President-elect Joe Biden late Wednesday called for the nation to “stand together” even as the House of Representatives impeached President Donald Trump.

Biden said the “violent attack” on the U.S. Capitol on Jan. 6 was “planned and coordinated” by “political extremists and domestic terrorists, who were incited to this violence by President Trump.”

“It was an armed insurrection against the United States of America. And those responsible must be held accountable,” he added.

The House approved in a 232-197 vote a single article of impeachment, alleging Trump incited the Capitol breach. Ten Republicans joined Democrats in voting yes.

“The members of the House of Representatives exercised the power granted to them under our Constitution and voted to impeach and hold the president accountable,” Biden said.

The Senate will hold an impeachment trial before voting on whether to convict or acquit Trump. That will take place after Trump leaves office this month, Senate Majority Leader Mitch McConnell (R-Ky.) indicated earlier Wednesday.

Democrats would need to sway 17 Republicans to join them in voting to convict Trump. Even some Democrats believe the “votes aren’t there.” Five Republicans have signaled a willingness to join Democrats; 10 say they oppose the impeachment. McConnell, though, announced he may vote to convict, depending on what’s presented during the trial.

Epoch Times Photo

House Speaker Nancy Pelosi (D-Calif.) shows the article of impeachment against President Donald Trump after signing it in an engrossment ceremony, at the U.S. Capitol in Washington on Jan. 13, 2021. (Leah Millis/Reuters)

Biden wants the Senate to not focus exclusively on the trial when it does start.

“I hope that the Senate leadership will find a way to deal with their constitutional responsibilities on impeachment while also working on the other urgent business of this nation,” he said, adding that “it has never been more critical for us to stand together as a nation than right now.”

A spokesman also told Fox News that America “cannot afford gaps in national security leadership or more delays on the part of Senate Republicans” while urging the Senate to confirm Biden’s nominees before Inauguration Day. Several hearings for nominees were scheduled for Jan. 15 or Jan. 19.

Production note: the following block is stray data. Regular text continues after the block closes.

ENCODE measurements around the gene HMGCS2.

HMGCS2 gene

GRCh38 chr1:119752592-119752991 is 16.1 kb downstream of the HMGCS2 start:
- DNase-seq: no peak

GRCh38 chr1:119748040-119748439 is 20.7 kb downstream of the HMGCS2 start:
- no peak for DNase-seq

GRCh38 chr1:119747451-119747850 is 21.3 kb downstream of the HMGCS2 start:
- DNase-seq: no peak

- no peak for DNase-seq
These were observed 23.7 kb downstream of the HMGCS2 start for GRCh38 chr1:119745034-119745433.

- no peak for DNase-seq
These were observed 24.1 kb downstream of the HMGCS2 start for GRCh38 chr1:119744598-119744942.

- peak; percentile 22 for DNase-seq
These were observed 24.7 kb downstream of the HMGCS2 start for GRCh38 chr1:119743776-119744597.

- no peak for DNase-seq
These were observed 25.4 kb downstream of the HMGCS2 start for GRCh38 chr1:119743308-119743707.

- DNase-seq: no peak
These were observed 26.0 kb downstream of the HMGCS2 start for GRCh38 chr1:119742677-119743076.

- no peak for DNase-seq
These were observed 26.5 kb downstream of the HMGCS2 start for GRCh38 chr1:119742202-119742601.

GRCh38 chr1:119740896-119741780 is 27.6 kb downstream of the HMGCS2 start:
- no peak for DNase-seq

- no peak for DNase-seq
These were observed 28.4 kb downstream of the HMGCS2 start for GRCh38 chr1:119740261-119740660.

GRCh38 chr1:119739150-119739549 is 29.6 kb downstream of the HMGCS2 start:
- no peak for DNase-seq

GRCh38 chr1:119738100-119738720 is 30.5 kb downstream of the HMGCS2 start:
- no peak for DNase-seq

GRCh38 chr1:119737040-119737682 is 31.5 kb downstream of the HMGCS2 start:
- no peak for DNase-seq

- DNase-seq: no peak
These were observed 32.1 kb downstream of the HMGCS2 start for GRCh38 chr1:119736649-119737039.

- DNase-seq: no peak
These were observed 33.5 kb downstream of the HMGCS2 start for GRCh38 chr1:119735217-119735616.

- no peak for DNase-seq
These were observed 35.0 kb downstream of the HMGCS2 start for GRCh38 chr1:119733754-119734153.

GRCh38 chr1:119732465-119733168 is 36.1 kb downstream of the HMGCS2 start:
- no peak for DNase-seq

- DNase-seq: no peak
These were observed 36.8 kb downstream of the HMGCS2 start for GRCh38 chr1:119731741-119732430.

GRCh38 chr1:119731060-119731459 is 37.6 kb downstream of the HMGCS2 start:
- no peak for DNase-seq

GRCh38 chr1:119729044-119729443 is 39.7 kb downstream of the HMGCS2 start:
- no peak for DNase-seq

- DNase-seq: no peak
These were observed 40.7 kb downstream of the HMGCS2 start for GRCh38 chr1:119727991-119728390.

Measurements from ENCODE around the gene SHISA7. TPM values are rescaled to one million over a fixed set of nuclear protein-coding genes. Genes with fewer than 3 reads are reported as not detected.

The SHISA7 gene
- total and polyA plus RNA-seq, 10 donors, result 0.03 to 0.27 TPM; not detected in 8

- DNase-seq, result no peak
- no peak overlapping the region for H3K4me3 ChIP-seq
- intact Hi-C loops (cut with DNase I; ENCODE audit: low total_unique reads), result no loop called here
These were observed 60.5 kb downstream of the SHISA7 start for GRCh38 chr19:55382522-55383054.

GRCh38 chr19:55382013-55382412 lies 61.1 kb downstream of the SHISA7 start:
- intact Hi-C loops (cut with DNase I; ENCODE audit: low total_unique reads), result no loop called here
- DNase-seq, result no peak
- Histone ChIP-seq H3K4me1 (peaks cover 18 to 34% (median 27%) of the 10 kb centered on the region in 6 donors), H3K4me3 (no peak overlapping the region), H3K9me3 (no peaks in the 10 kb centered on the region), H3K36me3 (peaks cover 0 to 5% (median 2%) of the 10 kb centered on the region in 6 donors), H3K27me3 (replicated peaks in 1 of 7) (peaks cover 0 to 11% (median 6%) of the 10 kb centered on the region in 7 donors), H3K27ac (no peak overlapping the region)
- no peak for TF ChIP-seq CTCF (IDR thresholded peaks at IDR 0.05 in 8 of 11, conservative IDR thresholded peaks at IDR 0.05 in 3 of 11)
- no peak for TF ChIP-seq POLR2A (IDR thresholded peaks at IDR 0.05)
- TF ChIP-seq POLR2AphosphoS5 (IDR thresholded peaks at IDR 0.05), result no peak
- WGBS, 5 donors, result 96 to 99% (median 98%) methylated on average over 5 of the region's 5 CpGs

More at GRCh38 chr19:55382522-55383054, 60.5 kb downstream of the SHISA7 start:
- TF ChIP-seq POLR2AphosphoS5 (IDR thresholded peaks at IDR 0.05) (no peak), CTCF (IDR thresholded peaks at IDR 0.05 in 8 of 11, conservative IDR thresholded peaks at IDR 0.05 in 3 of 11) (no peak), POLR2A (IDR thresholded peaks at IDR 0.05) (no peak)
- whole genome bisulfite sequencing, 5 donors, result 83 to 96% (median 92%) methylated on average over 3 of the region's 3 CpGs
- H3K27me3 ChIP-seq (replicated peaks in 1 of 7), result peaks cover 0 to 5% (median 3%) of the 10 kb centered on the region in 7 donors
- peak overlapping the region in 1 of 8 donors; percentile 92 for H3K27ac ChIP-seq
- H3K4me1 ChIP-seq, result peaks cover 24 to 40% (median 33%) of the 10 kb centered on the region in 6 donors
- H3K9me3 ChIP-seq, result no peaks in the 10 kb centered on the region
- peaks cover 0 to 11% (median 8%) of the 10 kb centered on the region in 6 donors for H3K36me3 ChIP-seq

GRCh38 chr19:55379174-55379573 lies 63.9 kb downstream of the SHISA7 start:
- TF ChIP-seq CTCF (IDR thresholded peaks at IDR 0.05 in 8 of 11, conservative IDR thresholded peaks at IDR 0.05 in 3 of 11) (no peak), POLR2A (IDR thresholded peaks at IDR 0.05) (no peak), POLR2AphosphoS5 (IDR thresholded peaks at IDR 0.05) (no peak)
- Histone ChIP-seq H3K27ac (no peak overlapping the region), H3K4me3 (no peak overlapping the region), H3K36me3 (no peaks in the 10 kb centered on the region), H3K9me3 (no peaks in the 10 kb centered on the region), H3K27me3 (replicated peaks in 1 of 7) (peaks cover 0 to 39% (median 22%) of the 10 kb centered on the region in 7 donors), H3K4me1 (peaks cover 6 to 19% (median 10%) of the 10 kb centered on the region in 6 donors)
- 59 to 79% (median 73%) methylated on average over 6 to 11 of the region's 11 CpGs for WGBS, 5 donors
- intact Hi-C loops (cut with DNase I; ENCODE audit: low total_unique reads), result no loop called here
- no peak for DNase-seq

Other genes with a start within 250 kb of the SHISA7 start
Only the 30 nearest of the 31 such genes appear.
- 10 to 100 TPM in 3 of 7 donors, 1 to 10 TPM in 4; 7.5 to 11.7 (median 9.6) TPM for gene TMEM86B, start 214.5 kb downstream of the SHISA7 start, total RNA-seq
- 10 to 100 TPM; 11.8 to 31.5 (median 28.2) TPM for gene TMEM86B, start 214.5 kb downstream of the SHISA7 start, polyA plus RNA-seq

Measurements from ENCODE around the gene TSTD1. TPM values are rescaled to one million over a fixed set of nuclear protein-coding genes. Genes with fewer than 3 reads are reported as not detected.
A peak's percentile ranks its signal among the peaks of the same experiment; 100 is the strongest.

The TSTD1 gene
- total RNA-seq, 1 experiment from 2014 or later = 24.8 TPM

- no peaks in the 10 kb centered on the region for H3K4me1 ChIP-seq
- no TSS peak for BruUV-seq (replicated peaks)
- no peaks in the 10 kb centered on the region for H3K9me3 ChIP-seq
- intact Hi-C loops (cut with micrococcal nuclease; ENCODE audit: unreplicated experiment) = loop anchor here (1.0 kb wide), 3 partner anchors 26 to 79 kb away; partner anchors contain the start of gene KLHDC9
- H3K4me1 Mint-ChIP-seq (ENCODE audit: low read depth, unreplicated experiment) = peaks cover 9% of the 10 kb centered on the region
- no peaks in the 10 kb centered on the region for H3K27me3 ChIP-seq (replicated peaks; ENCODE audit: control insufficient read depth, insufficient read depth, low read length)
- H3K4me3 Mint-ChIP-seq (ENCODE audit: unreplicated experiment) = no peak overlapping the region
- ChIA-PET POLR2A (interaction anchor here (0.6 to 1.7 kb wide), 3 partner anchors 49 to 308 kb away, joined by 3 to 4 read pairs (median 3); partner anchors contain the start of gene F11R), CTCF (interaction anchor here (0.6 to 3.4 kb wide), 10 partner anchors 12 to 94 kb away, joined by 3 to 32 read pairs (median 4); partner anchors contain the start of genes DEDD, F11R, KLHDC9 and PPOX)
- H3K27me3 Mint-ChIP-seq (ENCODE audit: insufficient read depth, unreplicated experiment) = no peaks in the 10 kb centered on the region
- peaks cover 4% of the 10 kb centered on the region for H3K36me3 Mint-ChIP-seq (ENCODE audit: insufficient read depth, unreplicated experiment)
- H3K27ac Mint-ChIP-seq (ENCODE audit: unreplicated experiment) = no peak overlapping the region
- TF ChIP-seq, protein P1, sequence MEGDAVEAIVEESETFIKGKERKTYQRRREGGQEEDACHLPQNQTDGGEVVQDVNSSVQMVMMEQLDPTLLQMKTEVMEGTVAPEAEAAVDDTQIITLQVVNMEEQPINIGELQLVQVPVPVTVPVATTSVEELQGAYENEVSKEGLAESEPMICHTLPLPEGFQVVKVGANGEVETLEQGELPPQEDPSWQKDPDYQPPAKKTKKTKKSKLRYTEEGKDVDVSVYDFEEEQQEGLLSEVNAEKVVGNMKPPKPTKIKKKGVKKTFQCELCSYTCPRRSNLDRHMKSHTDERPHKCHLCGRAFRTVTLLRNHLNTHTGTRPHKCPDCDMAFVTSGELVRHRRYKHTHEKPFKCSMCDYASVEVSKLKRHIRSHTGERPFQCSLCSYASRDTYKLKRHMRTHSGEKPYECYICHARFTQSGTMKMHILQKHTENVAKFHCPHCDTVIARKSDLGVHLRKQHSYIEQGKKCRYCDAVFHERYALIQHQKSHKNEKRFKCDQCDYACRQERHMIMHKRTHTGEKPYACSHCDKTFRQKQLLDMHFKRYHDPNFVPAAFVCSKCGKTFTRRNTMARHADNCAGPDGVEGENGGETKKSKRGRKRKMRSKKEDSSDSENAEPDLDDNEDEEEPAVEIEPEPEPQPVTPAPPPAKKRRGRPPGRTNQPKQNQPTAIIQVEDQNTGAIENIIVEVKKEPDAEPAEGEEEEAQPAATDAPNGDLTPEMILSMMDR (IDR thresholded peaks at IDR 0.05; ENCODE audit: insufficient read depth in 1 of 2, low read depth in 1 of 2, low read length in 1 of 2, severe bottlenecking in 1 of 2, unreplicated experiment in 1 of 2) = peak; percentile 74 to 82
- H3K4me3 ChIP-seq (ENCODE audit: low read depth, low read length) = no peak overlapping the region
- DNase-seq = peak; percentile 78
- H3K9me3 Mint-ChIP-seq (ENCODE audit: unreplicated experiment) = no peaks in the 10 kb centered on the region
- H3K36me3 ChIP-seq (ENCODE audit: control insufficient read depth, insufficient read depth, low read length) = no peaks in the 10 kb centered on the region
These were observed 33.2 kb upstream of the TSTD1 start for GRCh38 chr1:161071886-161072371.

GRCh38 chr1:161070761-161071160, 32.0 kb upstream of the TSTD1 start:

Biden and Democratic leadership ignored pleas by Republicans to drop the impeachment effort. Many Republicans argued the rushed process—the fastest impeachment in history, taking several days compared to the two months, one week, and two days of the last impeachment—and the fact that the trial wouldn’t culminate until Trump left office, meant proceeding would undermine Biden’s calls for unity. Trump remains popular among Republicans and drew 10 million more votes in 2020 than he did in 2016.

“This impeachment would undermine your priority of unifying Americans, and would be a further distraction to our nation at a time when millions of our fellow citizens are hurting because of the pandemic and the economic fallout,” a group of Republicans wrote in a letter to Biden over the weekend.

Trump in a video after being impeached a second time—he was acquitted by the Senate last year—urged people “to be thinking of ways to ease tensions, calm tempers, and help to promote peace in our country.”

Senate Democratic Leader Chuck Schumer (D-N.Y.) vowed Wednesday that an impeachment trial would take place, marking the first time in history an impeached president would have to defend himself while not in office any longer.

“There will be an impeachment trial in the United States Senate; there will be a vote on convicting the president for high crimes and misdemeanors; and if the president is convicted, there will be a vote on barring him from running again,” Schumer said.

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